The hockey fans of Raleigh are steadily migrating back to PNC Arena as the Carolina Hurricanes gradually improve their record.
The 'Canes drew crowds of more than 16,500 to five of their seven games since Dec. 20 to rally their season average from 14,974 to 15,403 per game in 2013-14.
Despite losing all three holiday home games, the 'Canes were a hot Christmas attraction around the Triangle—17,737 traveled to see the rival Capitals in town on Dec. 20, then 18,124 took in Sidney Crosby and the Penguins (the Hurricanes' highest attendance since opening night) on Dec. 27.
The Hurricanes' following hot streak kept observers around even after the conclusion of the holiday season.
Enticed by the offer of a free ticket to Raleigh's First Night celebration after the game, 16,807 watched Carolina's dramatic comeback win on New Year's Eve over Montreal. A crowd of 16,583 then populated PNC Arena last Thursday as the 'Canes routed the Maple Leafs for their fifth consecutive victory.
15,276 took in Carolina's dispiriting loss to Calgary, but considering the circumstances—one of the league's worst teams on a Monday—it wasn't a poor turnout.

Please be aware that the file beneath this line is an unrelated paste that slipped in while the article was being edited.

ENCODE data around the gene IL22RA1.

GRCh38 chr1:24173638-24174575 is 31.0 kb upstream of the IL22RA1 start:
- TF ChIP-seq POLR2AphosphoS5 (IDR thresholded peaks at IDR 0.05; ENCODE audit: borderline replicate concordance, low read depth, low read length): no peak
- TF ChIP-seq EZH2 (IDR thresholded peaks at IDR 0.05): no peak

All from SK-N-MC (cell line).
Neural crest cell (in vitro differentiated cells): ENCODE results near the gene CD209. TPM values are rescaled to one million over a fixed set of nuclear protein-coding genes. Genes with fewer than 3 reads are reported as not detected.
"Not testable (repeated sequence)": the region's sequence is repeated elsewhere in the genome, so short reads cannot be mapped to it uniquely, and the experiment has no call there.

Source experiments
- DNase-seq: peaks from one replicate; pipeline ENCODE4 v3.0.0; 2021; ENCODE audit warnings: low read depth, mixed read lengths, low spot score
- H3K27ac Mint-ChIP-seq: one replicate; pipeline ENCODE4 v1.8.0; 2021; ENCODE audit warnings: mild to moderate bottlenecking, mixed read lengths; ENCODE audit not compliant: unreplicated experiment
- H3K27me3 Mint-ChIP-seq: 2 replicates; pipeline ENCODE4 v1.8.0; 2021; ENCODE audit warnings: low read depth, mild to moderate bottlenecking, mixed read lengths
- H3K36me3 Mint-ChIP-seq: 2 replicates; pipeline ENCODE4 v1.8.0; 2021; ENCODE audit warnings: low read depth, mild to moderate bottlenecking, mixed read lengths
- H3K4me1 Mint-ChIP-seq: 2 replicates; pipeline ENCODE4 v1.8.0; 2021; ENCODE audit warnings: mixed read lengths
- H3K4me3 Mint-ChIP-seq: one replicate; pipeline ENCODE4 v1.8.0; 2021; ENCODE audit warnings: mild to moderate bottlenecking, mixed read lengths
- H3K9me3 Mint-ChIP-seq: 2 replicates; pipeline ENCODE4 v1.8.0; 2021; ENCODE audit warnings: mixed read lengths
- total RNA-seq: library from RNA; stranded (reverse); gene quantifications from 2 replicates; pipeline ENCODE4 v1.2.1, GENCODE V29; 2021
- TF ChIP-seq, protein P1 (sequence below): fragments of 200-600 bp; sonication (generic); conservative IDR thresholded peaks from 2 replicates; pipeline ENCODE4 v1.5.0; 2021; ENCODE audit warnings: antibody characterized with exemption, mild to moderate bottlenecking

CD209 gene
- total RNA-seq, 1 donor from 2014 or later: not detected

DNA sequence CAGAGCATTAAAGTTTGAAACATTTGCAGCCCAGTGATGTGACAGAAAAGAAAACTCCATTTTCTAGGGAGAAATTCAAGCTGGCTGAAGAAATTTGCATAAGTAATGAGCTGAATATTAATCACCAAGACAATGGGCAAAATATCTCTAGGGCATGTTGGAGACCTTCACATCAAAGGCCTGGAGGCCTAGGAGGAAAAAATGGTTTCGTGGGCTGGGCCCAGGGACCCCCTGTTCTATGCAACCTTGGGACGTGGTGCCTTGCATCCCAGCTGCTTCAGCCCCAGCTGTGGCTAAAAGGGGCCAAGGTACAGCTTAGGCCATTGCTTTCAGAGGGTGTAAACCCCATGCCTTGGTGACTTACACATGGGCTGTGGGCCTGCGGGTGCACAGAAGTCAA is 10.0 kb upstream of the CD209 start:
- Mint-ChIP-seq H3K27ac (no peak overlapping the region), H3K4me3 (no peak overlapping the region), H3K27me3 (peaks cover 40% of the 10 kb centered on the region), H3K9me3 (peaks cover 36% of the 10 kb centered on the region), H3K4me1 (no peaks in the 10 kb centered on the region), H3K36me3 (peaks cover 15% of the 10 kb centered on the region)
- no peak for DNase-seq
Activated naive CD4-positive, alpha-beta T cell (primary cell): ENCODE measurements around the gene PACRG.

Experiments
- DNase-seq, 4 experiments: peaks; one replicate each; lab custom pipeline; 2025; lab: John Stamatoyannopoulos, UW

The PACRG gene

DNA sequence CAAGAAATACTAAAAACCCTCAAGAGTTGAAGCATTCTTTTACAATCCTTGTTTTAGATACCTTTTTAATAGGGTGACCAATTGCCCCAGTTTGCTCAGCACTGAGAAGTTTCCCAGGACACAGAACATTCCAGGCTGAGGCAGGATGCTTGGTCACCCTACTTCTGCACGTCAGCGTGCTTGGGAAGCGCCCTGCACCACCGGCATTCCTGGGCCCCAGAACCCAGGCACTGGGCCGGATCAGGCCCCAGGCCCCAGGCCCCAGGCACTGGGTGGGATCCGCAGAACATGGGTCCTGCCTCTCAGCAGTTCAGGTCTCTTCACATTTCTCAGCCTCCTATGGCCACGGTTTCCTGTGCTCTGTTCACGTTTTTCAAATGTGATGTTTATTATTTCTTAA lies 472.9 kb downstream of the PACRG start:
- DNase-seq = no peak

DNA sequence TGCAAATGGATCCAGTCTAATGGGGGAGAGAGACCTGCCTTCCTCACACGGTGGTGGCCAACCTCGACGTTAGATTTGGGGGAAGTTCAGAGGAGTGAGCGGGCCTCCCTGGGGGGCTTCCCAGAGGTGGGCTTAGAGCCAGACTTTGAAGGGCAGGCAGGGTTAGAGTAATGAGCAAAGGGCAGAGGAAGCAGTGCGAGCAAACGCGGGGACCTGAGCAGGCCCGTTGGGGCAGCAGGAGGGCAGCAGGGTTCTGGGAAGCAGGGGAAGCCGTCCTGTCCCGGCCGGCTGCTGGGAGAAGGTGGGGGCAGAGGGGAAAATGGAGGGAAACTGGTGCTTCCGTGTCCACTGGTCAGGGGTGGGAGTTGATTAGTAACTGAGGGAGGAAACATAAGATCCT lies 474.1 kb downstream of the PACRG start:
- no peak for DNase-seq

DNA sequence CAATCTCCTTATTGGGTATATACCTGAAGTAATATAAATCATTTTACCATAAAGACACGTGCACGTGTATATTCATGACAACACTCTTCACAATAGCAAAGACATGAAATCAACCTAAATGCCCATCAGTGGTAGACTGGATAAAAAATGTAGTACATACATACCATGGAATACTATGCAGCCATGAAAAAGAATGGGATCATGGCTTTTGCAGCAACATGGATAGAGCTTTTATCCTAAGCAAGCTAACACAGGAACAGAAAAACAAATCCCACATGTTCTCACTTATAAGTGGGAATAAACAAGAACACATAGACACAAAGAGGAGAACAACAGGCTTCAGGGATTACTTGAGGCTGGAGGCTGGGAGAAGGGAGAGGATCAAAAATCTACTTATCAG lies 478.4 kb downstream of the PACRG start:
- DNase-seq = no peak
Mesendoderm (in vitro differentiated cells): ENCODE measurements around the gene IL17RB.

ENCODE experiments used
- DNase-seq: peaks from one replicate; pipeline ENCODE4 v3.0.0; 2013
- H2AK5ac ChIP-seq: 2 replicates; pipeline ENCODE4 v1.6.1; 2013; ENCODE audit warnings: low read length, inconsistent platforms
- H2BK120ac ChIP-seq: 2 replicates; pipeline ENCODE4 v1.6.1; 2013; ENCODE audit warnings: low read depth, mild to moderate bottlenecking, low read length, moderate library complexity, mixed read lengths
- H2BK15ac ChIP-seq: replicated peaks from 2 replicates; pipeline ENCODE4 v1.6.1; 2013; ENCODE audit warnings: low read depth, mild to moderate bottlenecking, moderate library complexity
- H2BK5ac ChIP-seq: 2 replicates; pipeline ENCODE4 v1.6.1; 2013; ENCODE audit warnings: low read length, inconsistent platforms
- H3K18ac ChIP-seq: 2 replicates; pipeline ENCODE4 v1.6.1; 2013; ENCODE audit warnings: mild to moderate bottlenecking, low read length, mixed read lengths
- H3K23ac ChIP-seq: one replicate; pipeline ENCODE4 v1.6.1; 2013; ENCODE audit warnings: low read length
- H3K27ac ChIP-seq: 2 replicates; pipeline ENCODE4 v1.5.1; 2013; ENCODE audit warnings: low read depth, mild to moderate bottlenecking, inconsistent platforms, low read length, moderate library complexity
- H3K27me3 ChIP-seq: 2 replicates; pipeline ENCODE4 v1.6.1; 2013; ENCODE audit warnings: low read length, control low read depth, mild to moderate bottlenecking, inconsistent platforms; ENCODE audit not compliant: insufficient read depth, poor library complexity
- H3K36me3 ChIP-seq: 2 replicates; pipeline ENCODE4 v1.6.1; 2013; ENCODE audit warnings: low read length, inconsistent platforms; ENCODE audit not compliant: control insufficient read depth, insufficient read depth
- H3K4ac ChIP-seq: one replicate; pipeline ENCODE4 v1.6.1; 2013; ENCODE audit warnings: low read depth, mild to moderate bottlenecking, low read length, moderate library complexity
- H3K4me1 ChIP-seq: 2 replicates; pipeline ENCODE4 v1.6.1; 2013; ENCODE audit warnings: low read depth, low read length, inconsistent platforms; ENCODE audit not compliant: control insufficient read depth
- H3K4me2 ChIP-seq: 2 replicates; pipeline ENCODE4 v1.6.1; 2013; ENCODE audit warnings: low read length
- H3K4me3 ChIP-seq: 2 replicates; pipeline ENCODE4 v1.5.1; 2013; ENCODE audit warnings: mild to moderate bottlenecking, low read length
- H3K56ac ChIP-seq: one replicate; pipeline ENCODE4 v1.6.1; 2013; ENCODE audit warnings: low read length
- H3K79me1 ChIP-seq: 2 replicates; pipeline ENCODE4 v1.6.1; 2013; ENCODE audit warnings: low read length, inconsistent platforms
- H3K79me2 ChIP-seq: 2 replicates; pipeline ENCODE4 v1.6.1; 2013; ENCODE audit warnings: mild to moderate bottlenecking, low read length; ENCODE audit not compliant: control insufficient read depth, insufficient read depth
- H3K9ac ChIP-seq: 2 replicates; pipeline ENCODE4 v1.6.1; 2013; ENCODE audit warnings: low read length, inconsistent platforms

A game-by-game graph of 'Canes attendance can be seen below:
After following the general pattern of attendance set in the last 82-game season of 2011-12, Carolina's recent uptick rises sharply away from 2011-12's pace and indicates a strong second half to come.
Carolina averaged just a hair under 16,000 per game during four home contests between Dec. 21 and 29 of 2011.
And while the Hurricanes still place in the bottom quarter of the league in attendance, such "poor support" must be taken with a grain of salt.
The Raleigh metropolitan area—the Triangle—is the sixth-smallest of the 27 areas covered by the NHL. For a relatively small, Southern city with only 17 years of NHL history, Raleigh supports its continually mediocre hockey franchise quite admirably.
As the 'Canes continue their battle for their first postseason appearance since 2009, the short trend of PNC Arena hockey attendance looks to be a positive factor down the stretch.